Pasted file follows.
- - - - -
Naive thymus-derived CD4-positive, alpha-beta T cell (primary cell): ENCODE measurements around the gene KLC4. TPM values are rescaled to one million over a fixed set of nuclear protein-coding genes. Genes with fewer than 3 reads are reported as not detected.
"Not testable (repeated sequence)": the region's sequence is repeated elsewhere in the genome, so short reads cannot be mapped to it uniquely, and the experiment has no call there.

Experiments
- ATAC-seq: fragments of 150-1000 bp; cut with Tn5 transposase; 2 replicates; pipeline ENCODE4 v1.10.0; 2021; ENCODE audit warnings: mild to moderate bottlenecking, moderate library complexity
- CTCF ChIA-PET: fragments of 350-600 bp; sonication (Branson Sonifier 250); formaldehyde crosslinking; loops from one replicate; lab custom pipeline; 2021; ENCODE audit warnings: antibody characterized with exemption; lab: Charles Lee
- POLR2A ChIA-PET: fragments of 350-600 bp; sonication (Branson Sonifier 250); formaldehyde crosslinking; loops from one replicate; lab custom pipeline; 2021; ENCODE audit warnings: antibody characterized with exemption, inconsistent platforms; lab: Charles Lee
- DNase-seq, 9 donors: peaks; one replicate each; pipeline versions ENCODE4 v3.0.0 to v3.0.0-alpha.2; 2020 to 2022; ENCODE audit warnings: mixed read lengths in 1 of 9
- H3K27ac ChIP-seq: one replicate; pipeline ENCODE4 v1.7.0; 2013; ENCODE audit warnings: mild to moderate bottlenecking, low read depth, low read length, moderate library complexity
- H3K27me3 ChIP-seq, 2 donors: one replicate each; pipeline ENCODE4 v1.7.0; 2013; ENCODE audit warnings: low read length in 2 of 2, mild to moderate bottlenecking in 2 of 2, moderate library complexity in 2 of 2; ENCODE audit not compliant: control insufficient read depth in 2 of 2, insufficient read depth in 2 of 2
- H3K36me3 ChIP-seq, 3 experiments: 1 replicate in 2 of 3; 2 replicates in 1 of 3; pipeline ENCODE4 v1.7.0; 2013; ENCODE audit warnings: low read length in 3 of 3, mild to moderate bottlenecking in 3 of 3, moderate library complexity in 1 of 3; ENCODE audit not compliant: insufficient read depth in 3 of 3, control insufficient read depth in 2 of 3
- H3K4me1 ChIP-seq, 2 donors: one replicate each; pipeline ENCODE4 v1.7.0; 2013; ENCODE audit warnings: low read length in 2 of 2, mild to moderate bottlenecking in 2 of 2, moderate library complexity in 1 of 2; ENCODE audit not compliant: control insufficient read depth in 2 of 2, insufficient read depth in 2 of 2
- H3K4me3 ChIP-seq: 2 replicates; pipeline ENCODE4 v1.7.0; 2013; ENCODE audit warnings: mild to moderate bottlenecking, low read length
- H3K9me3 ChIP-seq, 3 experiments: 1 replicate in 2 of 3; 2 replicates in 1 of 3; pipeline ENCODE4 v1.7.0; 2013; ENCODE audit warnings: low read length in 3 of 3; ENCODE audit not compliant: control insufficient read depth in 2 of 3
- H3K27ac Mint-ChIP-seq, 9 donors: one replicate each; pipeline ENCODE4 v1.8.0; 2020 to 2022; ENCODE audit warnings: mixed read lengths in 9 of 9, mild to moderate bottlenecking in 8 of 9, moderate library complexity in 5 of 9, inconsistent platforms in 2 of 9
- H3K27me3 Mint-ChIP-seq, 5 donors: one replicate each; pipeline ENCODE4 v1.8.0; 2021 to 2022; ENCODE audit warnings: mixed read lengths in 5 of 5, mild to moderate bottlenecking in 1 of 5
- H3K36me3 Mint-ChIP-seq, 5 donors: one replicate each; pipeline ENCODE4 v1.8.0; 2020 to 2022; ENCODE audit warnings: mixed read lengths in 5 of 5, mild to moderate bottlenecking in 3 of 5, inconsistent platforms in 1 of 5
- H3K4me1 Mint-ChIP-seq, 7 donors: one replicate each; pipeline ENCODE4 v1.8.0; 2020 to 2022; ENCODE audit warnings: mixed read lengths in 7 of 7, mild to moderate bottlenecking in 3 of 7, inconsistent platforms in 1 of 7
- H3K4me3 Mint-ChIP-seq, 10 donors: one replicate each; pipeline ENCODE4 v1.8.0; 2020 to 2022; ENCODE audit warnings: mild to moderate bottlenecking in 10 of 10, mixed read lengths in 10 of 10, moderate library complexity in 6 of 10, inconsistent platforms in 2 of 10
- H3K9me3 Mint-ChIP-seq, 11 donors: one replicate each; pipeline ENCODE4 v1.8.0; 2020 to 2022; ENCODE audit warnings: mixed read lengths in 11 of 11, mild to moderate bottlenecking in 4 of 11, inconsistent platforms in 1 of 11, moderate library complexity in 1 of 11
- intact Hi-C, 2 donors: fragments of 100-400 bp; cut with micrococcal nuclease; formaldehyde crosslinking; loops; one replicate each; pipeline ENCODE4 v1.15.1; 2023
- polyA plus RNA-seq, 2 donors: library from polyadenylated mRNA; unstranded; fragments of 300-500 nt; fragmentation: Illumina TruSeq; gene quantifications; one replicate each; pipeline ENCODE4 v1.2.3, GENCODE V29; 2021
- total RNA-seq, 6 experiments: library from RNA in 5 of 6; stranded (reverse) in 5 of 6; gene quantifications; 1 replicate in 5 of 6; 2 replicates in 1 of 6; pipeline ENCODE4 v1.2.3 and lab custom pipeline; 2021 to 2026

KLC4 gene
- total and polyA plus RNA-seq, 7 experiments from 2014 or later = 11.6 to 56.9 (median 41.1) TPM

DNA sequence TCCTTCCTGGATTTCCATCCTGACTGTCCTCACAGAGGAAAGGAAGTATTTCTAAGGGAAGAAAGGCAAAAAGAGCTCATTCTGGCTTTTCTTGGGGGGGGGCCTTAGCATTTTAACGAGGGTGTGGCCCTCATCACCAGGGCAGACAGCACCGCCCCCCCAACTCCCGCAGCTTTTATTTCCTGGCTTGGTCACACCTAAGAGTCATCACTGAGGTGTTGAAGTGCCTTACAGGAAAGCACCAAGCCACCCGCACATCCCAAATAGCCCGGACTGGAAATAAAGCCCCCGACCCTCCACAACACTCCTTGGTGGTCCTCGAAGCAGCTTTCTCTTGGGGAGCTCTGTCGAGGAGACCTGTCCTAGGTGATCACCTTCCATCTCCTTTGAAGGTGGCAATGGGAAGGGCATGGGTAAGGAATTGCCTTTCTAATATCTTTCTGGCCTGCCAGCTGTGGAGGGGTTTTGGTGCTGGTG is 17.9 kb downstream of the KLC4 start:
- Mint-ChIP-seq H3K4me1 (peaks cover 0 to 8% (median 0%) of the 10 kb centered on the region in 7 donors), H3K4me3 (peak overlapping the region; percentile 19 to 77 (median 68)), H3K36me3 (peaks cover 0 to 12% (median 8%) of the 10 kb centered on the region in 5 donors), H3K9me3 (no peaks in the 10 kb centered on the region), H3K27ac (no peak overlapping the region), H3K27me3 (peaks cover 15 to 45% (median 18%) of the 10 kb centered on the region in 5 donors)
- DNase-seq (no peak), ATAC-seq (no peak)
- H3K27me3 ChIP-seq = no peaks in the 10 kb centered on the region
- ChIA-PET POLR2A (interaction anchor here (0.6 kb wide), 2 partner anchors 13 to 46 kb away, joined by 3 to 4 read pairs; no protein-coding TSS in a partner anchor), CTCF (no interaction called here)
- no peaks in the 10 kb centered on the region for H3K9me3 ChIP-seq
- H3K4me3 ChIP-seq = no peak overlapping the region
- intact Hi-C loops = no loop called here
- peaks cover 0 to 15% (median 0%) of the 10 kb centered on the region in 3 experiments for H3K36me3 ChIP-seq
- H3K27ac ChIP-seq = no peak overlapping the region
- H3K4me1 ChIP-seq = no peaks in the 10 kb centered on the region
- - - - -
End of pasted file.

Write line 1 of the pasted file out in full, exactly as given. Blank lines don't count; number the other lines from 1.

Naive thymus-derived CD4-positive, alpha-beta T cell (primary cell): ENCODE measurements around the gene KLC4. TPM values are rescaled to one million over a fixed set of nuclear protein-coding genes. Genes with fewer than 3 reads are reported as not detected.